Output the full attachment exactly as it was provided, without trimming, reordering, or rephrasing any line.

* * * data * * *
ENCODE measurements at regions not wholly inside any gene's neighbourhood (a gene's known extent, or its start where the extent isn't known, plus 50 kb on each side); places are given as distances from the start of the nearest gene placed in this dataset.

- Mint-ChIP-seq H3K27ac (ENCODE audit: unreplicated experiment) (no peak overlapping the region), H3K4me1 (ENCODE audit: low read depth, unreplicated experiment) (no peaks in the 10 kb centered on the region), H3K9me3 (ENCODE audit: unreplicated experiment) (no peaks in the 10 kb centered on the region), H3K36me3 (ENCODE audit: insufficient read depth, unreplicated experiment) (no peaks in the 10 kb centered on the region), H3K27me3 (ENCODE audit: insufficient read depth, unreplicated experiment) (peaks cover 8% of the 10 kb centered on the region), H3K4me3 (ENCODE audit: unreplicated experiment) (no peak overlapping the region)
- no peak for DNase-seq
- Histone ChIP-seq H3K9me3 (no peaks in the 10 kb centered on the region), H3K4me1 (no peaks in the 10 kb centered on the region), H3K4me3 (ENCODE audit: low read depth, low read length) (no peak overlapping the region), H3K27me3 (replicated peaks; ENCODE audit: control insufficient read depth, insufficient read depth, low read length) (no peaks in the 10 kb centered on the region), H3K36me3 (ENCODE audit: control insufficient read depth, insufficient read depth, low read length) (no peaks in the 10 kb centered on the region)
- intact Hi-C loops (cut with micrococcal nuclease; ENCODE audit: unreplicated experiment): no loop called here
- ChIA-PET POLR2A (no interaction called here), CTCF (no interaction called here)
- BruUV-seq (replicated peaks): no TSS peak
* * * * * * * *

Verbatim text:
ENCODE measurements at regions not wholly inside any gene's neighbourhood (a gene's known extent, or its start where the extent isn't known, plus 50 kb on each side); places are given as distances from the start of the nearest gene placed in this dataset.

- Mint-ChIP-seq H3K27ac (ENCODE audit: unreplicated experiment) (no peak overlapping the region), H3K4me1 (ENCODE audit: low read depth, unreplicated experiment) (no peaks in the 10 kb centered on the region), H3K9me3 (ENCODE audit: unreplicated experiment) (no peaks in the 10 kb centered on the region), H3K36me3 (ENCODE audit: insufficient read depth, unreplicated experiment) (no peaks in the 10 kb centered on the region), H3K27me3 (ENCODE audit: insufficient read depth, unreplicated experiment) (peaks cover 8% of the 10 kb centered on the region), H3K4me3 (ENCODE audit: unreplicated experiment) (no peak overlapping the region)
- no peak for DNase-seq
- Histone ChIP-seq H3K9me3 (no peaks in the 10 kb centered on the region), H3K4me1 (no peaks in the 10 kb centered on the region), H3K4me3 (ENCODE audit: low read depth, low read length) (no peak overlapping the region), H3K27me3 (replicated peaks; ENCODE audit: control insufficient read depth, insufficient read depth, low read length) (no peaks in the 10 kb centered on the region), H3K36me3 (ENCODE audit: control insufficient read depth, insufficient read depth, low read length) (no peaks in the 10 kb centered on the region)
- intact Hi-C loops (cut with micrococcal nuclease; ENCODE audit: unreplicated experiment): no loop called here
- ChIA-PET POLR2A (no interaction called here), CTCF (no interaction called here)
- BruUV-seq (replicated peaks): no TSS peak